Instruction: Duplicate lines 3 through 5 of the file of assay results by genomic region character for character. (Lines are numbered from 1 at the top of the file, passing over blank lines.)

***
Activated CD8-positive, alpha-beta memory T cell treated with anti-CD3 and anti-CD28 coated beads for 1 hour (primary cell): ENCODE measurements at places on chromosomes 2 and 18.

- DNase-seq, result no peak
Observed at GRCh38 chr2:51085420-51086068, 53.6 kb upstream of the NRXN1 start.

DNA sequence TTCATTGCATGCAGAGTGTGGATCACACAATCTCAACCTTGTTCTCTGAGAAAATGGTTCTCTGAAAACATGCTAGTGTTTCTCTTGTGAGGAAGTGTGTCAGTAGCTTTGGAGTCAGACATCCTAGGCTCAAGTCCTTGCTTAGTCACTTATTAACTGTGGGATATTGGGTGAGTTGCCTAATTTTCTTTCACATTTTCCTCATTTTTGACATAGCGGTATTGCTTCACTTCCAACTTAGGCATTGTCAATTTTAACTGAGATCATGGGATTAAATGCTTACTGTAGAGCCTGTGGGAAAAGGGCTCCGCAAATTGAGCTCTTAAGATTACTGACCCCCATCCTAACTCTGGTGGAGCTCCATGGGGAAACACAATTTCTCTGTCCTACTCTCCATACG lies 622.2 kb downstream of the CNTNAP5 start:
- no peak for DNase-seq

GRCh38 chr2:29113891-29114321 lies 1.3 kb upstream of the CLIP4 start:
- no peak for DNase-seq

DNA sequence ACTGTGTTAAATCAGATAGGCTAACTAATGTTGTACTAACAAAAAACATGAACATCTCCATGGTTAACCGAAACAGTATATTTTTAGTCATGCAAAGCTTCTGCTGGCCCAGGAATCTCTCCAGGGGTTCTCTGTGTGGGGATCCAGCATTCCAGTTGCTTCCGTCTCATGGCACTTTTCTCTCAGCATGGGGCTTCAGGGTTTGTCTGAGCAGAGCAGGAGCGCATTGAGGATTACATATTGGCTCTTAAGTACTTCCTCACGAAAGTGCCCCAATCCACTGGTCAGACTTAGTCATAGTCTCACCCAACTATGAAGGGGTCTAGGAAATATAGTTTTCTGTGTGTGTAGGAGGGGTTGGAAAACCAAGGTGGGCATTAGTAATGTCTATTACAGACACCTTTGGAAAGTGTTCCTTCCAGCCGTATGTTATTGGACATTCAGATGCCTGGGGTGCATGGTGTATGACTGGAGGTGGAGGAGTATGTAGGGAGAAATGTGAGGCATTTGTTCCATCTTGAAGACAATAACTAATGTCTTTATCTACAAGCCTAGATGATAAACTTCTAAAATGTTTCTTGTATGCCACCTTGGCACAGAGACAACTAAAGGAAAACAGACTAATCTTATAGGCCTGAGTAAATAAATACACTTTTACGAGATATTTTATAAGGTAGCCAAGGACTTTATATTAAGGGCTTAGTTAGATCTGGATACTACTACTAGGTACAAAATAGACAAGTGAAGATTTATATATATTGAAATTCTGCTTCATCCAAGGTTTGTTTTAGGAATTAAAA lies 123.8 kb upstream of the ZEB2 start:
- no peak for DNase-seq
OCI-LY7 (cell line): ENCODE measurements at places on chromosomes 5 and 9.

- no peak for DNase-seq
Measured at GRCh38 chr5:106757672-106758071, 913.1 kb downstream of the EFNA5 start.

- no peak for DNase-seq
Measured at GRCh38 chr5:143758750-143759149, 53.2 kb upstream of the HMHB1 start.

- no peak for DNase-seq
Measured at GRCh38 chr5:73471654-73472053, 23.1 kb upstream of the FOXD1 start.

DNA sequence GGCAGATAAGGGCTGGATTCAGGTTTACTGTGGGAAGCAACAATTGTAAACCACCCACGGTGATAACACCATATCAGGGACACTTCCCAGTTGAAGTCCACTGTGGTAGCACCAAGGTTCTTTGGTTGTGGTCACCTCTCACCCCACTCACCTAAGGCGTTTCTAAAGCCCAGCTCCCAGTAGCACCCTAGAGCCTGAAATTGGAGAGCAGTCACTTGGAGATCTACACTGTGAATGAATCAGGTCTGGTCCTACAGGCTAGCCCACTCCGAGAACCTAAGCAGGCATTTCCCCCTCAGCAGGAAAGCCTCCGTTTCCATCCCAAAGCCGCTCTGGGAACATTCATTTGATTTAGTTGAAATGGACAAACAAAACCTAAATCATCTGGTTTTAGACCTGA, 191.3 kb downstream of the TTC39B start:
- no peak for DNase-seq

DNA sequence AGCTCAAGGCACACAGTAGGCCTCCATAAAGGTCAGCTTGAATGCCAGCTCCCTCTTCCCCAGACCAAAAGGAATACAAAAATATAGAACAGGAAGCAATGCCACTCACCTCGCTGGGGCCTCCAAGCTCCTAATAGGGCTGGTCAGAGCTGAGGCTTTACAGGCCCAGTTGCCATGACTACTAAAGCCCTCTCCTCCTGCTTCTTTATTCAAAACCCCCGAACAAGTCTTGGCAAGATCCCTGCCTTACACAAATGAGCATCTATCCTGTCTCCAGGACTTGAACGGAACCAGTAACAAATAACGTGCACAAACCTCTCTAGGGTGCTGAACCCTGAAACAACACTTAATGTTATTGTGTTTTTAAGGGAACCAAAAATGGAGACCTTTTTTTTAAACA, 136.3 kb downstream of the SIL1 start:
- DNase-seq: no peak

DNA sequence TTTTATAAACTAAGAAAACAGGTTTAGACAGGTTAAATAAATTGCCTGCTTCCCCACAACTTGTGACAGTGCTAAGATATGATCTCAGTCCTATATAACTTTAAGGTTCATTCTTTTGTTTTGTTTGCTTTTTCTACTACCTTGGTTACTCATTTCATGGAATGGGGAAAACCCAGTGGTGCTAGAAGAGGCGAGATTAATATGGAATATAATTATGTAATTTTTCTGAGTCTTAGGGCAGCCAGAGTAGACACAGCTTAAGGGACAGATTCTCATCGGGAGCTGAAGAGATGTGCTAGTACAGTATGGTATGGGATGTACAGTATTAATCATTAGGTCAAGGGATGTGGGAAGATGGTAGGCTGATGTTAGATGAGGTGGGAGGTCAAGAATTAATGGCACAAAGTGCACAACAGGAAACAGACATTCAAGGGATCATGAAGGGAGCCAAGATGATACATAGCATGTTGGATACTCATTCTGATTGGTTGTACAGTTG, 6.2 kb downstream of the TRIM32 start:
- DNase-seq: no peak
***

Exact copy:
Observed at GRCh38 chr2:51085420-51086068, 53.6 kb upstream of the NRXN1 start.

DNA sequence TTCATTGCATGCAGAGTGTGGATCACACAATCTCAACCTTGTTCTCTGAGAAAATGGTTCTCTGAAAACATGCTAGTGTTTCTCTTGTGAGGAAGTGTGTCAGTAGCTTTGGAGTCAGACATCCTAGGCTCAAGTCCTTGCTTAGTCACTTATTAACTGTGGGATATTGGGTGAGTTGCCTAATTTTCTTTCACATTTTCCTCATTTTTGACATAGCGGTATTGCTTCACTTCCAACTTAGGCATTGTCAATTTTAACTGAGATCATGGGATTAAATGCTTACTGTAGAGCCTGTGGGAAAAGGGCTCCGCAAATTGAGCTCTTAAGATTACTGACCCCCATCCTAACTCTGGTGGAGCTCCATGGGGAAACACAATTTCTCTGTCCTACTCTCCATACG lies 622.2 kb downstream of the CNTNAP5 start:
- no peak for DNase-seq